There wasn’t a dry eye in the police station when news came through that a three-year-old boy had been given all clear from cancer.
Officers at March police station had taken young Max to their hearts.
In January, they invited him to visit the station to lift his spirits after he had been diagnosed with kidney cancer two months earlier.
“Max was diagnosed with kidney cancer in November last year after lots of misdiagnosis – he had a large 9cm tumour on his kidneys and in December he had the tumour removed, a big seven-hour operation,” said a post to the Policing Fenland Facebook group.
“Devastatingly his parents were given the news after the operation that the cancer had spread to Max’s lymph nodes and was stage three which meant he would then require radiotherapy as well.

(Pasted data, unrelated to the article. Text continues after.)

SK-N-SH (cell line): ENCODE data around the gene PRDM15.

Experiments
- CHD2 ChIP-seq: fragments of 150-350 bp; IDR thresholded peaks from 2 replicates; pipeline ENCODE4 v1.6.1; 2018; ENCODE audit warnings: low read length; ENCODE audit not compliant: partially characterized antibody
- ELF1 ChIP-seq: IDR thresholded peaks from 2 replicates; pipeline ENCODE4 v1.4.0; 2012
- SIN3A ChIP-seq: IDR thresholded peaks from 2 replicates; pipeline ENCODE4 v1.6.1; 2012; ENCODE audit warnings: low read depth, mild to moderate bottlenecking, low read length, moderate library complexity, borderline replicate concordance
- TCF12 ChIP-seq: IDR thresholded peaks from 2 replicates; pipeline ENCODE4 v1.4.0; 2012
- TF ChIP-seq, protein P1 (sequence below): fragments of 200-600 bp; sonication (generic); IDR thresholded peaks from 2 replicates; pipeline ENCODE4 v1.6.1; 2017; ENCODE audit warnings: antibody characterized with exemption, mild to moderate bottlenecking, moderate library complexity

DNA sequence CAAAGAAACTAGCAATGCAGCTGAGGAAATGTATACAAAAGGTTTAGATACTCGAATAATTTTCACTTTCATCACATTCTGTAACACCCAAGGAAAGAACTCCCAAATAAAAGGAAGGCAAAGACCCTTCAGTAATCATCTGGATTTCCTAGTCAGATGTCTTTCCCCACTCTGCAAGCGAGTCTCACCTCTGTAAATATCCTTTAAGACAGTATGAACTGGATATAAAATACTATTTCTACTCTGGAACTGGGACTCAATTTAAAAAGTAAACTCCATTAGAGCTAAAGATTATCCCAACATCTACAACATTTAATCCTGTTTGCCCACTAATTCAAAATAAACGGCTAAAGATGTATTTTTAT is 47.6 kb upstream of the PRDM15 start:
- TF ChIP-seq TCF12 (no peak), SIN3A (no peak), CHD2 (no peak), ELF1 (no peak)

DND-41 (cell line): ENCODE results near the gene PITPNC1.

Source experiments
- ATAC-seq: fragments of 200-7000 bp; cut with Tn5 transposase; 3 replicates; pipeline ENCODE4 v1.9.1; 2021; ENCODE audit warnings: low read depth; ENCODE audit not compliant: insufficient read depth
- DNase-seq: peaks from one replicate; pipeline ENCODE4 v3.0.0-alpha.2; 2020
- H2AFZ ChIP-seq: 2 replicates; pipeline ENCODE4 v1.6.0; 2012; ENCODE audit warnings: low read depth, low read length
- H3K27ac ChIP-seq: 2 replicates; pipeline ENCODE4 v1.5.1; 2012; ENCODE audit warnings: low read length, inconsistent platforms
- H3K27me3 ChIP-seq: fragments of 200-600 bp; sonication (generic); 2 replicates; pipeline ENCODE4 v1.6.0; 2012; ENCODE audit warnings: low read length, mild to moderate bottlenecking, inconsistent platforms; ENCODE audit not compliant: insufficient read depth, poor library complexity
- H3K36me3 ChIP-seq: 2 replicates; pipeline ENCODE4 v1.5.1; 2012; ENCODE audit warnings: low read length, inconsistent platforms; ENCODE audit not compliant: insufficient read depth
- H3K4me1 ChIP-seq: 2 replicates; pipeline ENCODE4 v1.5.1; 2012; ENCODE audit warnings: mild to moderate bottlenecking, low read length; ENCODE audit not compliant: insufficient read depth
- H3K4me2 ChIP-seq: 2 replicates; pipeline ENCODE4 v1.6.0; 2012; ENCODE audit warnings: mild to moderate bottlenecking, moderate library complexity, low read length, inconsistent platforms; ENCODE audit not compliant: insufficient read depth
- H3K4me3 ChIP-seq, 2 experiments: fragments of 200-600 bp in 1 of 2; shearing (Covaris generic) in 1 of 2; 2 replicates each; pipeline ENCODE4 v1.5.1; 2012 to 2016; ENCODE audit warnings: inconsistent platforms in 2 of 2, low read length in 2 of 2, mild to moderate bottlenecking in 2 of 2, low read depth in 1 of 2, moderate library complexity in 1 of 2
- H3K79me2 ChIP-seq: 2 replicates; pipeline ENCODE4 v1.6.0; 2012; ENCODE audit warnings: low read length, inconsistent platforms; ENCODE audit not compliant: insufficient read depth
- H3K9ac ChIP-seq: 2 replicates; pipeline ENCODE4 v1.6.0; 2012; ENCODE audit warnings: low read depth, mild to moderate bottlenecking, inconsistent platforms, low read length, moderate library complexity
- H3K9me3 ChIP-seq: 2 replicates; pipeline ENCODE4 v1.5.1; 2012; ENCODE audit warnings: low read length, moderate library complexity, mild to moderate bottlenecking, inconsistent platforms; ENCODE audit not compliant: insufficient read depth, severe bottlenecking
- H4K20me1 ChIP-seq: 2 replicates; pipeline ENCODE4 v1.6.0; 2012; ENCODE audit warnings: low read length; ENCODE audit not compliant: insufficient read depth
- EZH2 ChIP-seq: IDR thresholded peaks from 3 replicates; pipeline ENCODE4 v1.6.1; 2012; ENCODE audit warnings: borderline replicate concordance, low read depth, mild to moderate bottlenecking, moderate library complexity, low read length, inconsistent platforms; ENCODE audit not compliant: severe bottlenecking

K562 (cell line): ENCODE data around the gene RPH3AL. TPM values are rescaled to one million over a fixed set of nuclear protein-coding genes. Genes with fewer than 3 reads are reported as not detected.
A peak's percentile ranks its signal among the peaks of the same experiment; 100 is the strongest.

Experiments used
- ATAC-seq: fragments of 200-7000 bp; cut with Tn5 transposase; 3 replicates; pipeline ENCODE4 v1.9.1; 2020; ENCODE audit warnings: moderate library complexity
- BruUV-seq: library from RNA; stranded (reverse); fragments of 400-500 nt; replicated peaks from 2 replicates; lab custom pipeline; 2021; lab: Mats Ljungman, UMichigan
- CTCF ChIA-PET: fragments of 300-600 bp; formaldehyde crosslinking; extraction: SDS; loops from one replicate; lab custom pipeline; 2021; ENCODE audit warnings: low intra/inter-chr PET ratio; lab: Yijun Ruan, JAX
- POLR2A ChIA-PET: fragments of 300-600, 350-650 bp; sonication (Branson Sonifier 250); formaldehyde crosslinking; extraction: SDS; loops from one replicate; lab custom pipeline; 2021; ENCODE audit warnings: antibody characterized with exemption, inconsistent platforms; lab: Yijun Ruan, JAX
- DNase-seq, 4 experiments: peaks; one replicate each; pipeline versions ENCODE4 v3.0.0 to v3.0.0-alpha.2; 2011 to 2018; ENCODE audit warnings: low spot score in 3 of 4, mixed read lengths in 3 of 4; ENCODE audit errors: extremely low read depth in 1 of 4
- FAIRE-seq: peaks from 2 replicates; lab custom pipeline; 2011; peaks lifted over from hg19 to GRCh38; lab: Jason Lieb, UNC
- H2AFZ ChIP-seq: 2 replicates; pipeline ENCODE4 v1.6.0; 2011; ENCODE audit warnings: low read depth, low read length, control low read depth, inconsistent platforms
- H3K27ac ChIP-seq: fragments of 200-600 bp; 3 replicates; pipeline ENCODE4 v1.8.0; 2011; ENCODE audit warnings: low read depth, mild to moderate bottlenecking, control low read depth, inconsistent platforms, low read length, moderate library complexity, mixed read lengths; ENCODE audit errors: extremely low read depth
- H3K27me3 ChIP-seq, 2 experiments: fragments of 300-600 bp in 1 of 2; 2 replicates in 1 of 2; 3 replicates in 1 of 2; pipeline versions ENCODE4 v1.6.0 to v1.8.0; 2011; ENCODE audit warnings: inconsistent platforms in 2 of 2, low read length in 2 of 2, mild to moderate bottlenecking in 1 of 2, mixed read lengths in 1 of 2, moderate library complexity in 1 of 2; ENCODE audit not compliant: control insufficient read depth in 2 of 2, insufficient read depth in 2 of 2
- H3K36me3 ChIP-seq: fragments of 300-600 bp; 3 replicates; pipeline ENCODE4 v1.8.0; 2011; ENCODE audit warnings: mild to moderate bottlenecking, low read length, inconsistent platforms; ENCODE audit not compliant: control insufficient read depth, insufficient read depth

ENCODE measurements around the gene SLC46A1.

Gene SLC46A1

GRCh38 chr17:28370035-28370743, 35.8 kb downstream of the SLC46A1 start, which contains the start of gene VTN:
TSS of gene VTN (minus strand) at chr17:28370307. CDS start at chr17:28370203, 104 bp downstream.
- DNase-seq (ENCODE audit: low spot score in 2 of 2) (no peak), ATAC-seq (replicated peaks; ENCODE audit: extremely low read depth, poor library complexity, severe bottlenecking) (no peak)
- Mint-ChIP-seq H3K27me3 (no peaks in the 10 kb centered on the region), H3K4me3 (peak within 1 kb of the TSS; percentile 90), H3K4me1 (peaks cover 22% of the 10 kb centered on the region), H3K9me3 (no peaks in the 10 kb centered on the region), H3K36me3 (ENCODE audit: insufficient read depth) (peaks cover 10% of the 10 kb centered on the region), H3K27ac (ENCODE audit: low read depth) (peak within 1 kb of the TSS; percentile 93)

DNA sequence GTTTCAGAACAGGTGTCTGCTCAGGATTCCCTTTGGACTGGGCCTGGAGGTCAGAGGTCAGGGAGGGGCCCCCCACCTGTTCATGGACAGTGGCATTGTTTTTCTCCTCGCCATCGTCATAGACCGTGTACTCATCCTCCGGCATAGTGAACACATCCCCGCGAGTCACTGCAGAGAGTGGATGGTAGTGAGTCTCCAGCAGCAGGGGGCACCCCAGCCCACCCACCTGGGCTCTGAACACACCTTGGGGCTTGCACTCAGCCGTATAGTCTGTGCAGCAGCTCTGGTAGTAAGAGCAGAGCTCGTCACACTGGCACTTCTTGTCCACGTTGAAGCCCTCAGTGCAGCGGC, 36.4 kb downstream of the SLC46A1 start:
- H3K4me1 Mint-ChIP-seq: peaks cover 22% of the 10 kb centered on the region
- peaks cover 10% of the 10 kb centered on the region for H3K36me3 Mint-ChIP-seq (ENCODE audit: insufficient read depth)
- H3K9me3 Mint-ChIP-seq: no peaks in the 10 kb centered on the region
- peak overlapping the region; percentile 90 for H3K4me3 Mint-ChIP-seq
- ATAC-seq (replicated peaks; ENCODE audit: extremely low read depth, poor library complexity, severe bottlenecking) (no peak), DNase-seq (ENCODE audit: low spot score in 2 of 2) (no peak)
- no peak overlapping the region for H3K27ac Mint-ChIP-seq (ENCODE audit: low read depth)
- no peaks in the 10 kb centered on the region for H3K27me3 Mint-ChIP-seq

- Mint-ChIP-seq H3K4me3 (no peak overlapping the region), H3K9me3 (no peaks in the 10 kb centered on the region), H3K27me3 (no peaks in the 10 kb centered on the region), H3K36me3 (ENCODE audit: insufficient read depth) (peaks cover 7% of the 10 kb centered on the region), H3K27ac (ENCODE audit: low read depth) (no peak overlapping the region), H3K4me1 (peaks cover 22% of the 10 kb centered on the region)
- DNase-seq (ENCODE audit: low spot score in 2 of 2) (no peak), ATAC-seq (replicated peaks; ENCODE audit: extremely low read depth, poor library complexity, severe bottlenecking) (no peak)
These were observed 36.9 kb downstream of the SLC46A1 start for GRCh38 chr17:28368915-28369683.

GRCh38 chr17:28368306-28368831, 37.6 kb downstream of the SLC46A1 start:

“As a lover of all things emergency services, and to help brighten what was an incredibly tough time for such a little man, we had Max over to the station to give him a tour and be an honorary member of the team for the day.”
But the officers from March kept Max close to their heart.
“We kept in touch with Max and his family throughout his journey and was recently told the wonderful news that he had come to the end of his treatment and been given the all-clear.”
Officers from March were delighted “and to mark this moment, Max rang the ‘end of treatment’ bell at Addenbrooke’s Hospital last week, and we were there to surprise him”.
They added: “We hope you’ve got the brightest future ahead of you Max, you’re an inspiration to us, as we are to you, and you never know, you might be one of us for real one day.”
The post has attracted well over 1,000 ‘likes’ on the Policing Fenland page.
Typical was the resident who wrote: “Absolute legends. This is proper policing, and you should be so proud.”
Even Max’s nanny popped by Facebook to offer her thanks.
“Thanks lads it was lovely meeting you both on that special day,” she wrote.
“It meant a lot to Max who is now a strong healthy super hero.”
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